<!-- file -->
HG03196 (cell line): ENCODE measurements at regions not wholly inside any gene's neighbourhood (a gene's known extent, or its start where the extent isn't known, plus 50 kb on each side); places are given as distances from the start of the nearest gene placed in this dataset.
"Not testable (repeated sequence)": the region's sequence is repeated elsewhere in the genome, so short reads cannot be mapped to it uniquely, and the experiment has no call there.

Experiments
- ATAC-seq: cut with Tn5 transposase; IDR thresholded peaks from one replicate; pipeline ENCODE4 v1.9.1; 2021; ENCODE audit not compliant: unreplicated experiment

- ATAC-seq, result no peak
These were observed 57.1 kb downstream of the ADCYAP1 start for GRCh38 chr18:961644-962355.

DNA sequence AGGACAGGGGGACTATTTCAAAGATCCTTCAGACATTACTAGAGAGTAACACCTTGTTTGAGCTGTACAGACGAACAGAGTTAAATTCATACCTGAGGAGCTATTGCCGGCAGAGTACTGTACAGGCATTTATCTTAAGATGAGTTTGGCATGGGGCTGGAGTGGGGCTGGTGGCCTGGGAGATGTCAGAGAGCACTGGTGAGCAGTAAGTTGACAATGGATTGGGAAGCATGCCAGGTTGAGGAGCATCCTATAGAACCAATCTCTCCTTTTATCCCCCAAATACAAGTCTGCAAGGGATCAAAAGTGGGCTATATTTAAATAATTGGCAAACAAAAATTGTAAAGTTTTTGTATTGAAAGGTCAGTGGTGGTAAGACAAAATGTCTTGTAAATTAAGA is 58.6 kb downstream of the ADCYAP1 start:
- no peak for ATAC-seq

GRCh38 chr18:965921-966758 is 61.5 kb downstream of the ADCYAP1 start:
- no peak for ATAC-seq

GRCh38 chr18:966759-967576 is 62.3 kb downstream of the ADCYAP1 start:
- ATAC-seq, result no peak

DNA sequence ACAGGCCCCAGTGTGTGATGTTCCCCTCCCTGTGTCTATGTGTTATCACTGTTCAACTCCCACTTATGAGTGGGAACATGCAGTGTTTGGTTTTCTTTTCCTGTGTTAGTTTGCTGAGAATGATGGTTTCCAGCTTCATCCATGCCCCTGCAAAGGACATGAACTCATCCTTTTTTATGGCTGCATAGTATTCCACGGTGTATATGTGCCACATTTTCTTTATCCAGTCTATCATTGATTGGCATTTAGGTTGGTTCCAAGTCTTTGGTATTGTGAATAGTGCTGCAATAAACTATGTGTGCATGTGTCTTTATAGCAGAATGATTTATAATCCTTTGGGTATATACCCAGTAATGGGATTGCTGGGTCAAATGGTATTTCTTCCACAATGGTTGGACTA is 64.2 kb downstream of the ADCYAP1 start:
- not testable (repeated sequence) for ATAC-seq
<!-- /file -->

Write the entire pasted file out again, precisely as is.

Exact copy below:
HG03196 (cell line): ENCODE measurements at regions not wholly inside any gene's neighbourhood (a gene's known extent, or its start where the extent isn't known, plus 50 kb on each side); places are given as distances from the start of the nearest gene placed in this dataset.
"Not testable (repeated sequence)": the region's sequence is repeated elsewhere in the genome, so short reads cannot be mapped to it uniquely, and the experiment has no call there.

Experiments
- ATAC-seq: cut with Tn5 transposase; IDR thresholded peaks from one replicate; pipeline ENCODE4 v1.9.1; 2021; ENCODE audit not compliant: unreplicated experiment

- ATAC-seq, result no peak
These were observed 57.1 kb downstream of the ADCYAP1 start for GRCh38 chr18:961644-962355.

DNA sequence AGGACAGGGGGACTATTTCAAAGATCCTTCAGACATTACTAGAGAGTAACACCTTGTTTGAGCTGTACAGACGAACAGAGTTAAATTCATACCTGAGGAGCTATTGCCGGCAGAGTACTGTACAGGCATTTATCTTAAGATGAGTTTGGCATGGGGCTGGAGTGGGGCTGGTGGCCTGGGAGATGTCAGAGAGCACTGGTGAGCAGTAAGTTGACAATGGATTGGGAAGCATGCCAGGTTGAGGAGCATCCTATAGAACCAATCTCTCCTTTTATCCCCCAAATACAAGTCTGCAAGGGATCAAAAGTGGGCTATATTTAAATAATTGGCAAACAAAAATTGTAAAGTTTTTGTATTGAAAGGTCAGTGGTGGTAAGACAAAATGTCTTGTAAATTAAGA is 58.6 kb downstream of the ADCYAP1 start:
- no peak for ATAC-seq

GRCh38 chr18:965921-966758 is 61.5 kb downstream of the ADCYAP1 start:
- no peak for ATAC-seq

GRCh38 chr18:966759-967576 is 62.3 kb downstream of the ADCYAP1 start:
- ATAC-seq, result no peak

DNA sequence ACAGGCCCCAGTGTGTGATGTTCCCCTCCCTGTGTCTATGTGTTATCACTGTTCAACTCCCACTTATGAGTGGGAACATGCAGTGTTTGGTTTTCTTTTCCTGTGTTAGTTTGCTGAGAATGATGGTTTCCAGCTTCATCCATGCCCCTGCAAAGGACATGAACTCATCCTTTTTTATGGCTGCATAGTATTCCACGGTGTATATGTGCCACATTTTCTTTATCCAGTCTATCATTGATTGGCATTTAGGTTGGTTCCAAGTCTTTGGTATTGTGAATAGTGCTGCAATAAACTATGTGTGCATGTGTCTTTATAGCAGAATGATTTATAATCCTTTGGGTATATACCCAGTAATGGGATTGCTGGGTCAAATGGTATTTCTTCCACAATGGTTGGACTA is 64.2 kb downstream of the ADCYAP1 start:
- not testable (repeated sequence) for ATAC-seq